Luciana Sánchez doesn´t want a pony for Christmas. The 9-year-old would rather her world´s leaders clean the planet.
“It´s a picture for the world to become a better place,” the Sabana Larga fourth-grader said after she handed her painting of the world held in black, white and amber colored hands, capped with a bourgeoning green tree, to Britain´s ambassador to Costa Rica, Tom Kennedy.
Luciana was one of dozens of Costa Rican schoolchildren who delivered a visual and verbal message to the Costa Rica´s international representatives on Tuesday. She participated in Cartas por Cambio (Letters for Change), a grassroots initiative that inspired tens of thousands grade school and high school students across the nation to write to presidents, prime ministers and chancellors around the globe and ask them to reduce pollution and take action against global warming.
Around 40,000 students wrote letters to heads of state from more 60 countries, the project´s leader, Roberto Jiménez, estimates. The letters, written over the past couple of months, were piled into boxes and tagged with each nation´s flag.
Each letter began with the students name, age and school. The children listed their concerns about climate change, examples of improvements that can be made and commitments they will each make, hoping that governments will follow along.
At InBio park Tuesday, less than three weeks away from the United Nations Climate Change Conference in Copenhagen, Denmark, several of the young authors lined up to deliver their pleas to ambassadors and present them with of thousands other cards from their fellow learners who could not attend.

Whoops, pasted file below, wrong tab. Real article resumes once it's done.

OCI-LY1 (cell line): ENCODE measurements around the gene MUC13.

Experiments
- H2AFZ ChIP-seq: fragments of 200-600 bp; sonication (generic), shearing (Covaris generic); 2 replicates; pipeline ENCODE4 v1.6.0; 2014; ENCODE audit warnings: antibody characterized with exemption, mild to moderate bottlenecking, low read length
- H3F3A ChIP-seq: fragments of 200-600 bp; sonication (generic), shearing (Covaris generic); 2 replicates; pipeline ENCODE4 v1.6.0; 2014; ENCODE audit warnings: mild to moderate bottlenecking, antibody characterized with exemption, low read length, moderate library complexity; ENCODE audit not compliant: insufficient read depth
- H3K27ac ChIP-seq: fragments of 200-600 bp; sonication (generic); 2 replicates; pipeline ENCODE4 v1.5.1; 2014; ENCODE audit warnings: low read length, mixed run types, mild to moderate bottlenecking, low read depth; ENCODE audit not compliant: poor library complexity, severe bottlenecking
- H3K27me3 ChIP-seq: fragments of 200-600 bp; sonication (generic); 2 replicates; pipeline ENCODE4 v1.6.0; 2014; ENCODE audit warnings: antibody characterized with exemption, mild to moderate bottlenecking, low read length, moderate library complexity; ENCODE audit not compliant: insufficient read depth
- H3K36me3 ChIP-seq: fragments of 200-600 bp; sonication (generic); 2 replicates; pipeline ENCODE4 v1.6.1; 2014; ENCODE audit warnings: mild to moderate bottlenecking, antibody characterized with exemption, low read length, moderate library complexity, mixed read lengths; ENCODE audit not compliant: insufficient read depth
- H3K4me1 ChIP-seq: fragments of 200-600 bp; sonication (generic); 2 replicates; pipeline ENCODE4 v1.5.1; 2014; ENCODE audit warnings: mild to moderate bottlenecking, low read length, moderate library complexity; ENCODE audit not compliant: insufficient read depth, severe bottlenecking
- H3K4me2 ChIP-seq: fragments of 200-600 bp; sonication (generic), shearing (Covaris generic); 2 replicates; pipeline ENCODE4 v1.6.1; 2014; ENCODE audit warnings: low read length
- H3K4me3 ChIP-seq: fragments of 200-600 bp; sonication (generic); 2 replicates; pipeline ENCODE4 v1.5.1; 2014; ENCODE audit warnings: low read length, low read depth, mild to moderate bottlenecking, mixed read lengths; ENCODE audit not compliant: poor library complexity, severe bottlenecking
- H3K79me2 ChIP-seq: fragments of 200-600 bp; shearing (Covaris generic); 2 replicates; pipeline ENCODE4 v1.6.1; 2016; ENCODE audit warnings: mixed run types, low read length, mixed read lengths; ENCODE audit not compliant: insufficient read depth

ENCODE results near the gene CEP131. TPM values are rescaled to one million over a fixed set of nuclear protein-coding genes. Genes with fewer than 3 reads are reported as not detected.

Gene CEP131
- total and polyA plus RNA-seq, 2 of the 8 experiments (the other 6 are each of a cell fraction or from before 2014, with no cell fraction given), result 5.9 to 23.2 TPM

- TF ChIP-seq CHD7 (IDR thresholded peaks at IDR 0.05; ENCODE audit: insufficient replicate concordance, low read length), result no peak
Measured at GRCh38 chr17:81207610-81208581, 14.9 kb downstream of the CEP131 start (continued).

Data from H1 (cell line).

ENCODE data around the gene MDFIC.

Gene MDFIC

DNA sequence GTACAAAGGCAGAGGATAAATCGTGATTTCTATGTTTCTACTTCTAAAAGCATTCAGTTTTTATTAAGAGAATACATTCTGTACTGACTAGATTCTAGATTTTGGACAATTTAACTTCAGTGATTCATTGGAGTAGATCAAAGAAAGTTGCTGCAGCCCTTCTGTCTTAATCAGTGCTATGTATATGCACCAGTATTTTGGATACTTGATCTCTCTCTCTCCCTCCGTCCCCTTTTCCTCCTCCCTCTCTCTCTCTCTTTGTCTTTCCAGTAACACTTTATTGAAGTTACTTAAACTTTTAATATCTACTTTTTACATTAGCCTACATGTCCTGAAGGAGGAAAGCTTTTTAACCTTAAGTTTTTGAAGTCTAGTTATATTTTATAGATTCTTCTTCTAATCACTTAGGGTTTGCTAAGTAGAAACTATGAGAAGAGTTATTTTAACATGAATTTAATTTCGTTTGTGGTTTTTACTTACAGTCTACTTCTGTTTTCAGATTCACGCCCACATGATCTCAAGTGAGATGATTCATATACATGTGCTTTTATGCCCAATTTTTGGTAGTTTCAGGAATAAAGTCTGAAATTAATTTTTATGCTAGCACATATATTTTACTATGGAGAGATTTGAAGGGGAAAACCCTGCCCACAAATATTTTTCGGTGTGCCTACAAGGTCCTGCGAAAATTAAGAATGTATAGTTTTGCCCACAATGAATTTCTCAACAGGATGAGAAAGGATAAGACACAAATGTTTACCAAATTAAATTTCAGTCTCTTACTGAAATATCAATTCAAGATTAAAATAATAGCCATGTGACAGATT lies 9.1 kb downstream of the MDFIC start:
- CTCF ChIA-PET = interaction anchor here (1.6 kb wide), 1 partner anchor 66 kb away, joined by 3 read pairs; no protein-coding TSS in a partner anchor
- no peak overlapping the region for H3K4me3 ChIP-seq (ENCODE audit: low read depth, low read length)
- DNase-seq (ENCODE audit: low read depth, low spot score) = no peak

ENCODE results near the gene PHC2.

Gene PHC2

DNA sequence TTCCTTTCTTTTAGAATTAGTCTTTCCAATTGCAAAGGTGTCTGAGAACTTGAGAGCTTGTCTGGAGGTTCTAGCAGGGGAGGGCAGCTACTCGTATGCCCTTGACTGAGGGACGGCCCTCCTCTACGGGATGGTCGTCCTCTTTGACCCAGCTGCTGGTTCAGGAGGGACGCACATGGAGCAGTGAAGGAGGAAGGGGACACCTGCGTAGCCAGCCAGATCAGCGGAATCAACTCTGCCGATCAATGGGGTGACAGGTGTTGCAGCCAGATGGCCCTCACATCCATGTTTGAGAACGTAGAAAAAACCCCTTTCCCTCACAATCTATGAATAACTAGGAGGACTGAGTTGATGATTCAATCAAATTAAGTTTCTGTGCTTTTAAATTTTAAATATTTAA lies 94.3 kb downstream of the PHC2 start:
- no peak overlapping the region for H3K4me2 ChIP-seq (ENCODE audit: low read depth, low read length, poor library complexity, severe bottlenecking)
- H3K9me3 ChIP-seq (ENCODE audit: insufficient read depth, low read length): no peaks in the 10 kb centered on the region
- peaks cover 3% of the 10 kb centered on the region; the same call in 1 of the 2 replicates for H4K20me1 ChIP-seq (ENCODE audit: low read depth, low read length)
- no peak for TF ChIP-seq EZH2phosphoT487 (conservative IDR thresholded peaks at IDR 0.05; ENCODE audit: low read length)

The diplomats promised to take the requests to their bosses.
“We will certainly be sure that Prime Minister (Patrick) Manning gets this,” said Sandra Honoré, the Republic of Trinidad and Tobago´s ambassador to Costa Rica, as she lifted a box filled to the brim with decorated letters and drawings.
Diplomats from Latin American countries such as Colombia and Venezuela and envoys from countries as far away as Japan each carried a box out of the park with the same guarantee. U.S. President Barack Obama was one of the children´s favorites to whom to address their letters, and will receive three boxes of cards this holiday season.
And while decision makers, politicians and emissaries wandered to the refreshment table for coffee, Luciana twisted her torso from side to side, her dark hair swaying. With her hands clutched behind her back and a shy smile on her face, she said, “If we don´t take care of our planet the people that live on it are going to be in big trouble. That´s not good for my friends and my family and our future.”
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